The blog on November 26 had cause to recall the Federation Brewery, effectively owned by the region’s workmen’s clubs and the Northern League’s principal sponsor from 1993-97. It reminded former Alnwick Town secretary Cyril Cox of a perhaps unforgettable league dinner at Newcastle Civic Centre.
The Fed, either very generous or very green, offered free beer for all until ten o’clock. “The beer barrels were stacked high behind the bar,” Cyril recalls. “Every two tables were served by a waitress who brought massive jugs all evening.
“When it got close to 10pm vases of flowers on the tables were emptied and were in turn filled with beer or lager. The poor waitresses were shattered.”
All that’s remarkably coincidental because it’s 100 years this month – and in Alnwick – that the fledgling Fed paid £10,000 for its first premises, without first letting the brewer have a look. Not least because they’d been a munitions factory during the war, they were ruinous and wholly unsuitable.
Finally settled in Newcastle, the Fed brewed its first pint in 1921 – “the only true free trade brewery in the world,” said a House of Commons early day motion in 1996, sponsored by Easington MP John Cummins. It may also have been he who ensured that Fed Best was sold in the House of Commons bars.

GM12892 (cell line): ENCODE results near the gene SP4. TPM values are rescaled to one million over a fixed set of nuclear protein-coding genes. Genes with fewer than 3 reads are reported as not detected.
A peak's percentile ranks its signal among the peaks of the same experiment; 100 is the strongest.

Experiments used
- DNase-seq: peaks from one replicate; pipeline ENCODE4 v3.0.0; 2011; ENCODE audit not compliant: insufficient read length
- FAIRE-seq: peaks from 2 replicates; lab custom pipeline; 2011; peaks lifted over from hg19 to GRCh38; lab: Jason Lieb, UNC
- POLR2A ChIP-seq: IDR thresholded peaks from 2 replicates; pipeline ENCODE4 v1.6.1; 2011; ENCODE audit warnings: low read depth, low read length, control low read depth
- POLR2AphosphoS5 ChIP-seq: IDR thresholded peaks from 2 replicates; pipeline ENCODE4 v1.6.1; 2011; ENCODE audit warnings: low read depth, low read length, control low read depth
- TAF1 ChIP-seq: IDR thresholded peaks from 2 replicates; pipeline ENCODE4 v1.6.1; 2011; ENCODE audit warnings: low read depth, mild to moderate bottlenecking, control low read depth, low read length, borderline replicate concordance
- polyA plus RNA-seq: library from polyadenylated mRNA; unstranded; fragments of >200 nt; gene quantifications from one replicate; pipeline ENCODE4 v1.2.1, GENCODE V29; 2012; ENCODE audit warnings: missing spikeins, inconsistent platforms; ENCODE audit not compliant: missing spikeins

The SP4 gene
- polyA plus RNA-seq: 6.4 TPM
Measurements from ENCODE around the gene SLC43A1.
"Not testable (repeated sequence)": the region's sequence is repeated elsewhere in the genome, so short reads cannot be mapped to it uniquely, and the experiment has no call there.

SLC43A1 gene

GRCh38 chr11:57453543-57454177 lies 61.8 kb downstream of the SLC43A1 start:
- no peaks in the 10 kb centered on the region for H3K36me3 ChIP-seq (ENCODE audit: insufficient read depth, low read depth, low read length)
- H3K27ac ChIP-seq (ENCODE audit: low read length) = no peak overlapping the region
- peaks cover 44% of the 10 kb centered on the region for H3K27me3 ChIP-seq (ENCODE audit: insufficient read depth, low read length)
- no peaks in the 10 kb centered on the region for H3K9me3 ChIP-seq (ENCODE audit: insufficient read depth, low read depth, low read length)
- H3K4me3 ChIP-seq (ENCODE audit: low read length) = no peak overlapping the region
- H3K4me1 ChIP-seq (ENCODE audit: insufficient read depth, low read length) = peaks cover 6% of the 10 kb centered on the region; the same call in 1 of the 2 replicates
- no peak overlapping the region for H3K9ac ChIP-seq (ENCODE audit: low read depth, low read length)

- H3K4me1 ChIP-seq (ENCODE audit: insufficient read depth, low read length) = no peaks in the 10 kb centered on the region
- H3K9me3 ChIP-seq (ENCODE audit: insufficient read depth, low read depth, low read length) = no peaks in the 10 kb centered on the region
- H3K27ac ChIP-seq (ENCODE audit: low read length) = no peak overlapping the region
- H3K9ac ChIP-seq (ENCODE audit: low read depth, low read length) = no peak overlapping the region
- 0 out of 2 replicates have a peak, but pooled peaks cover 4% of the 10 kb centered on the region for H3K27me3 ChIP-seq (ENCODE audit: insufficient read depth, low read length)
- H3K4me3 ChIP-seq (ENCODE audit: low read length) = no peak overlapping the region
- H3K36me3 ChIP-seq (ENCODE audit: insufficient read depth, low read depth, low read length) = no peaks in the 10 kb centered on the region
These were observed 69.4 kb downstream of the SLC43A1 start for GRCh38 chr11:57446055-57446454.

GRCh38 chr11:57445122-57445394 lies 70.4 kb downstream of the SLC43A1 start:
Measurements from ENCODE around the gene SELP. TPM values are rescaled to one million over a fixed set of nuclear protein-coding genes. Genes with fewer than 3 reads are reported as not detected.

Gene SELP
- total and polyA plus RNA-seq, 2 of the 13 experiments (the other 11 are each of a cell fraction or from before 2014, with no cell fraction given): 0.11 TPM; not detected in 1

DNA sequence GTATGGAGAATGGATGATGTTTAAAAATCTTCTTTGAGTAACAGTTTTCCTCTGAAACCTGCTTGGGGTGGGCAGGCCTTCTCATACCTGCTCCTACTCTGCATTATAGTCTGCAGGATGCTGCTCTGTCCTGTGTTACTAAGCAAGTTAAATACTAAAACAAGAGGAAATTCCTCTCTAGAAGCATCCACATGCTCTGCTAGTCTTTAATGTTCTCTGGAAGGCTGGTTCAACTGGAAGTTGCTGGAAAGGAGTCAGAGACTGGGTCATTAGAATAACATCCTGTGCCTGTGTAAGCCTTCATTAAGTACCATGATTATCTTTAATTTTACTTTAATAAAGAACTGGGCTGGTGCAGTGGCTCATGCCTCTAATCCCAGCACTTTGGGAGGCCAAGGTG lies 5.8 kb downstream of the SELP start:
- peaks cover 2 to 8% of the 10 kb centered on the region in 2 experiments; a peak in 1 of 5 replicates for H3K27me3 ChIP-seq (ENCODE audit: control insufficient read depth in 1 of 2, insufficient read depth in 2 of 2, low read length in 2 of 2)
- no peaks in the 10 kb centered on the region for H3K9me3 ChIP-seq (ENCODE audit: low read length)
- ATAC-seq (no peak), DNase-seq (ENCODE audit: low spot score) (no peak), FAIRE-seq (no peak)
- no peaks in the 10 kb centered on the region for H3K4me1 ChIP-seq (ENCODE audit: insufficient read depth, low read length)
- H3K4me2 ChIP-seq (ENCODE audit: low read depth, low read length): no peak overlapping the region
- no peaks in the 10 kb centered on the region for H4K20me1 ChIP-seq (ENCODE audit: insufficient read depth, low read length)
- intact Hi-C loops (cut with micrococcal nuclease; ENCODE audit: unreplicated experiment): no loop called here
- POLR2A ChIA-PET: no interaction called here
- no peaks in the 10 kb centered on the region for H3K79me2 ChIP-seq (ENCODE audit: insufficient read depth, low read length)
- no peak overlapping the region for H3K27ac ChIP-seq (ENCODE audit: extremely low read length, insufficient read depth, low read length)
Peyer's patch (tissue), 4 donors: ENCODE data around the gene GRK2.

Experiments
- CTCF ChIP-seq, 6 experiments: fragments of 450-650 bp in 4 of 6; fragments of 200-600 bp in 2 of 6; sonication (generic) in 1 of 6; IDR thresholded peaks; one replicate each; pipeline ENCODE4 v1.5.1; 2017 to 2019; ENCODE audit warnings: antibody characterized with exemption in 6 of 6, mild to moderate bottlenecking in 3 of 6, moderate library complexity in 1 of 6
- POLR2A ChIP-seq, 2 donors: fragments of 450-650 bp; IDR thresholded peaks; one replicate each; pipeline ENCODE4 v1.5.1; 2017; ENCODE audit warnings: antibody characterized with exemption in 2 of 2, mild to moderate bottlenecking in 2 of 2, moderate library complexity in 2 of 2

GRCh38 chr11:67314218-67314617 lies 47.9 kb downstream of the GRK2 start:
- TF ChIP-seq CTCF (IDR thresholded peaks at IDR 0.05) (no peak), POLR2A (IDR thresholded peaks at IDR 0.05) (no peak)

For 17 years the chairman was Jim Ramshaw, who’d played football for Shildon and – a lesser claim to fame – had a stand at Hexham racecourse named after him.
They’d moved to a new £20m brewery at Dunston in 1980, soon linked up with the neighbouring football club and at peak production were turning out 10,000 barrels a week (and not all for the Northern League dinner.)
Sadly, for the beer was very drinkable, the brewery closed in 2004 and the premises were sold to S&N. Newcastle Brown Ale production was moved to Tadcaster in 2010, though the Lancastrian function suite remains.
By 1996-97, my first season as league chairman,the annual dinner had itself moved to the Lancastrian Suite, though both the venue and the speaker (Johnny Giles) proved so disappointing that we moved thereafter to the Ramside Hall Hotel near Durham.
It’s proved an excellent venue but, despite many suggestions, the lads have never had free ale all night.